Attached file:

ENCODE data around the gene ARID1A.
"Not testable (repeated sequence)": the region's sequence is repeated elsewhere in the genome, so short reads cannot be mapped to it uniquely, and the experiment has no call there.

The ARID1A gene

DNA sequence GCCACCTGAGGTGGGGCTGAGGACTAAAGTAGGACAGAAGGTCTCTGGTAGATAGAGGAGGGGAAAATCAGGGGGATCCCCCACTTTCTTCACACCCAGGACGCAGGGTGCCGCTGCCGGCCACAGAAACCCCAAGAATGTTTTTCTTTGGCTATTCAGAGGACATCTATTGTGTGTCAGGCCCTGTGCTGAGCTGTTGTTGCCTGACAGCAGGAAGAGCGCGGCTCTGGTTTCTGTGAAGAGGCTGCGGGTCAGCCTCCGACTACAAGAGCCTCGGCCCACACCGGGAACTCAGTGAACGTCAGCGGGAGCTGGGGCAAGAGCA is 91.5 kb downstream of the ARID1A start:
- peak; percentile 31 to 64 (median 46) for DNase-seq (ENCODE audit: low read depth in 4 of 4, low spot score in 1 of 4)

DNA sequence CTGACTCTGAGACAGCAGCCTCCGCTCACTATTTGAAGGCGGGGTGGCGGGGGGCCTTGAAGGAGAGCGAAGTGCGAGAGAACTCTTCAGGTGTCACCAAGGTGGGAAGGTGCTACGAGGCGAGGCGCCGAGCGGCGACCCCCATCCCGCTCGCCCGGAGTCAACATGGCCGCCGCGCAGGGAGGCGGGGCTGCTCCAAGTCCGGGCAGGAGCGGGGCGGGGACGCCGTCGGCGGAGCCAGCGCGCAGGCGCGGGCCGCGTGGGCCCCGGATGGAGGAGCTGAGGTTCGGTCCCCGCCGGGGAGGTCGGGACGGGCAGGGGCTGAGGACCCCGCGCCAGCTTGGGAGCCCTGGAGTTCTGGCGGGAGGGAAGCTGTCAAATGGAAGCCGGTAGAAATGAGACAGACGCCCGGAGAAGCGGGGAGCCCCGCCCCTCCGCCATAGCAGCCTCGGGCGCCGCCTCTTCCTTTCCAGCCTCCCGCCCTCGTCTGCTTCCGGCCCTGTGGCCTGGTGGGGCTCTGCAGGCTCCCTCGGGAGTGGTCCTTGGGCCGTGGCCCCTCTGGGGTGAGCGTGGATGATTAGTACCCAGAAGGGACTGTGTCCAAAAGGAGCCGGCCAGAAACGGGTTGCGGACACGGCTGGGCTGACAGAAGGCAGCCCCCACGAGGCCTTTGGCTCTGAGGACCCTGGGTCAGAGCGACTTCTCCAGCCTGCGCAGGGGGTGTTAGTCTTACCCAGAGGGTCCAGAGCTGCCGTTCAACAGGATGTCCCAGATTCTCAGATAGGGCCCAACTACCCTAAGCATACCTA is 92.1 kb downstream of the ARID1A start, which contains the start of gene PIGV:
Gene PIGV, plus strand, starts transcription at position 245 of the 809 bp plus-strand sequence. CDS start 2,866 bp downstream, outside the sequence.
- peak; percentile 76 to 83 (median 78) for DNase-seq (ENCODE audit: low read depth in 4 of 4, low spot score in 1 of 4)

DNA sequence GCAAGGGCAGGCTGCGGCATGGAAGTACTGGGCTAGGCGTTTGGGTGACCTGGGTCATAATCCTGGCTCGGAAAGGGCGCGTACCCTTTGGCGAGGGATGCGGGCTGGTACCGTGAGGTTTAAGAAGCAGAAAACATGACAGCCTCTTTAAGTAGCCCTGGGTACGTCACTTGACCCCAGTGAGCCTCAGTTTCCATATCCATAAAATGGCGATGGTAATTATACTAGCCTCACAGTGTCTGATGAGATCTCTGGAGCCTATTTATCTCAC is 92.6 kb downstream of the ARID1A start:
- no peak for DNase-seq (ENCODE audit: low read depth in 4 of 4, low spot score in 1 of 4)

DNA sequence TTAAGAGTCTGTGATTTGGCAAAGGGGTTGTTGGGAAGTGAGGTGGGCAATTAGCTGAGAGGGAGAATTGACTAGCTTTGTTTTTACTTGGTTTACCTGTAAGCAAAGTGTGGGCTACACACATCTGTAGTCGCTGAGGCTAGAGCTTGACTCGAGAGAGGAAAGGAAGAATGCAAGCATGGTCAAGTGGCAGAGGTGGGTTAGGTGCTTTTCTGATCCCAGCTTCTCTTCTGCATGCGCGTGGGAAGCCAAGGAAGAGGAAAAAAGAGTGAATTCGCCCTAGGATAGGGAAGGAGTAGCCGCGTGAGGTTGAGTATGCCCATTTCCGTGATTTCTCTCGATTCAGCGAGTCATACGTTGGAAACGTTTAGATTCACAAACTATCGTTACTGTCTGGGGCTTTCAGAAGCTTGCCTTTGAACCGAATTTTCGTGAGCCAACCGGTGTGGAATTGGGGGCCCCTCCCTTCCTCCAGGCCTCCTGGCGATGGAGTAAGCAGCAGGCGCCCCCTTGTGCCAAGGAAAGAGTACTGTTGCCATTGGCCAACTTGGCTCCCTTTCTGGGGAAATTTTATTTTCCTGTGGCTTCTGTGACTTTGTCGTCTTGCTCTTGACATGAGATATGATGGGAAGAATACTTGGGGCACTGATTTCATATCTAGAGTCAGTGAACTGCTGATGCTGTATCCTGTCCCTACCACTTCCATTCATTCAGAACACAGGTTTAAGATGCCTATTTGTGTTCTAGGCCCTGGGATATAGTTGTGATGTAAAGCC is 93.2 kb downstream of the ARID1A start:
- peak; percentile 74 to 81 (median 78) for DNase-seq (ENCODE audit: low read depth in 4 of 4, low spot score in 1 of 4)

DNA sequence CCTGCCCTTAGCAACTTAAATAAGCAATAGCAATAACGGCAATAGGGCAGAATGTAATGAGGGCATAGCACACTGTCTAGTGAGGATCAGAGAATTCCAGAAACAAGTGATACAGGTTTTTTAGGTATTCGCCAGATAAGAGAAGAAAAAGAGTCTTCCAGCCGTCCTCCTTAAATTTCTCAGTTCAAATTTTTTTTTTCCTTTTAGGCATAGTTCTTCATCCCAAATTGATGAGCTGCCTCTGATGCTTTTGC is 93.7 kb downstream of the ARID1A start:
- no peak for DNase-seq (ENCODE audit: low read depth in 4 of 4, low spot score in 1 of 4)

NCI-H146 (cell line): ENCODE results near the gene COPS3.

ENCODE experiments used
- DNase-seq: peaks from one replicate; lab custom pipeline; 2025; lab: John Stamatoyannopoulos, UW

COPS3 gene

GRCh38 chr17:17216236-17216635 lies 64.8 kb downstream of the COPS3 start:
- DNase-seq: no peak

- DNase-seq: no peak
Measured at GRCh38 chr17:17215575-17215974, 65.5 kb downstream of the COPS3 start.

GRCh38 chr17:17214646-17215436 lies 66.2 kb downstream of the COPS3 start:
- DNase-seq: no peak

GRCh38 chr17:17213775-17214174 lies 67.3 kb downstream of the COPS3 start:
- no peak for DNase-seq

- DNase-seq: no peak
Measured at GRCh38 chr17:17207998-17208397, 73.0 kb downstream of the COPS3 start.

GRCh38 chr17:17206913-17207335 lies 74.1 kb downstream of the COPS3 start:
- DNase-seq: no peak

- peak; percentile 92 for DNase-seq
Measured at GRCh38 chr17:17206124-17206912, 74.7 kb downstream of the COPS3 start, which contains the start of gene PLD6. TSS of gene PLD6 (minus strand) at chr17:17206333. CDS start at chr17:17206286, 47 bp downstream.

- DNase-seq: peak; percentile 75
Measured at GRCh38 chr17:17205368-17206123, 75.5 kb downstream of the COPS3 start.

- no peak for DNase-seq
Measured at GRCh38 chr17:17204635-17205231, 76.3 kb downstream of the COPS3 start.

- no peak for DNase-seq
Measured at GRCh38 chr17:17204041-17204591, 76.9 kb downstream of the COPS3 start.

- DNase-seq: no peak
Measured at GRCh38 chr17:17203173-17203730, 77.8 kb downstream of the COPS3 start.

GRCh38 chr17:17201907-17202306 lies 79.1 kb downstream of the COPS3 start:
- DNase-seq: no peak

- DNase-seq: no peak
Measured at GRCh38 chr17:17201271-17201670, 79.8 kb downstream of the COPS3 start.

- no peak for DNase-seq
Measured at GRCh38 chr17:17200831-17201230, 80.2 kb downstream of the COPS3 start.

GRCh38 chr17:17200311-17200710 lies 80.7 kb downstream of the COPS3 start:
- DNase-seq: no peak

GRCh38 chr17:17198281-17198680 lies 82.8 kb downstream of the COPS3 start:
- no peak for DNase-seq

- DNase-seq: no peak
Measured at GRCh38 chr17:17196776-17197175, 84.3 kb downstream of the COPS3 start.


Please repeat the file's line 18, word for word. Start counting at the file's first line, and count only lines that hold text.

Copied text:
COPS3 gene